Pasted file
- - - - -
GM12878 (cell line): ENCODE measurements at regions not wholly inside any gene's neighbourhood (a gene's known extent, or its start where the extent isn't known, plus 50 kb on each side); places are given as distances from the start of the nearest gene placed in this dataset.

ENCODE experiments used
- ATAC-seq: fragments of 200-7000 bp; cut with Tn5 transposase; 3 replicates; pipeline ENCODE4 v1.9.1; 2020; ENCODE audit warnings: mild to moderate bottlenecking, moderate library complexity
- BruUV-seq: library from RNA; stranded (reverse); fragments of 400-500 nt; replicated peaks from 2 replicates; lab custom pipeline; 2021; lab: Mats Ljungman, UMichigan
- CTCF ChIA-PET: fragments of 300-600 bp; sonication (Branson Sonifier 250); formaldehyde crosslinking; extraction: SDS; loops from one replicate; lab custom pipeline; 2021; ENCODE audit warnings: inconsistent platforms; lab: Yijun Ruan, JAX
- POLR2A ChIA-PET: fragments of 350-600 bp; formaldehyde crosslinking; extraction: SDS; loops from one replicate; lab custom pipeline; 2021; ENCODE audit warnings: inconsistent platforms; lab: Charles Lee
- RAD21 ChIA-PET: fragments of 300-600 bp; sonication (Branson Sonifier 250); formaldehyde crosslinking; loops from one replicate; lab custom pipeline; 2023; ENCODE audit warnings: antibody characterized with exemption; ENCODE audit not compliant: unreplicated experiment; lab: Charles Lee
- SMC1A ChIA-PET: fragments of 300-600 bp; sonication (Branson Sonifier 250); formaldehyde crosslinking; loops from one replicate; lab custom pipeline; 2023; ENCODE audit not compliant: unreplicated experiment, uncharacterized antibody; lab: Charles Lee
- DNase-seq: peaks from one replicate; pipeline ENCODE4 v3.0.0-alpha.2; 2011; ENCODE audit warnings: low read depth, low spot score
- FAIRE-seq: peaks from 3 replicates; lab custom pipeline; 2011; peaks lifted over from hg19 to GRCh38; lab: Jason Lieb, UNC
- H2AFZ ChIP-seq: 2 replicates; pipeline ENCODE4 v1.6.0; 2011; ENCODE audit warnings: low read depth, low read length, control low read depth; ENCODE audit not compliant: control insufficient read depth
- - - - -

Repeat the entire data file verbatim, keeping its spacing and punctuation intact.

GM12878 (cell line): ENCODE measurements at regions not wholly inside any gene's neighbourhood (a gene's known extent, or its start where the extent isn't known, plus 50 kb on each side); places are given as distances from the start of the nearest gene placed in this dataset.

ENCODE experiments used
- ATAC-seq: fragments of 200-7000 bp; cut with Tn5 transposase; 3 replicates; pipeline ENCODE4 v1.9.1; 2020; ENCODE audit warnings: mild to moderate bottlenecking, moderate library complexity
- BruUV-seq: library from RNA; stranded (reverse); fragments of 400-500 nt; replicated peaks from 2 replicates; lab custom pipeline; 2021; lab: Mats Ljungman, UMichigan
- CTCF ChIA-PET: fragments of 300-600 bp; sonication (Branson Sonifier 250); formaldehyde crosslinking; extraction: SDS; loops from one replicate; lab custom pipeline; 2021; ENCODE audit warnings: inconsistent platforms; lab: Yijun Ruan, JAX
- POLR2A ChIA-PET: fragments of 350-600 bp; formaldehyde crosslinking; extraction: SDS; loops from one replicate; lab custom pipeline; 2021; ENCODE audit warnings: inconsistent platforms; lab: Charles Lee
- RAD21 ChIA-PET: fragments of 300-600 bp; sonication (Branson Sonifier 250); formaldehyde crosslinking; loops from one replicate; lab custom pipeline; 2023; ENCODE audit warnings: antibody characterized with exemption; ENCODE audit not compliant: unreplicated experiment; lab: Charles Lee
- SMC1A ChIA-PET: fragments of 300-600 bp; sonication (Branson Sonifier 250); formaldehyde crosslinking; loops from one replicate; lab custom pipeline; 2023; ENCODE audit not compliant: unreplicated experiment, uncharacterized antibody; lab: Charles Lee
- DNase-seq: peaks from one replicate; pipeline ENCODE4 v3.0.0-alpha.2; 2011; ENCODE audit warnings: low read depth, low spot score
- FAIRE-seq: peaks from 3 replicates; lab custom pipeline; 2011; peaks lifted over from hg19 to GRCh38; lab: Jason Lieb, UNC
- H2AFZ ChIP-seq: 2 replicates; pipeline ENCODE4 v1.6.0; 2011; ENCODE audit warnings: low read depth, low read length, control low read depth; ENCODE audit not compliant: control insufficient read depth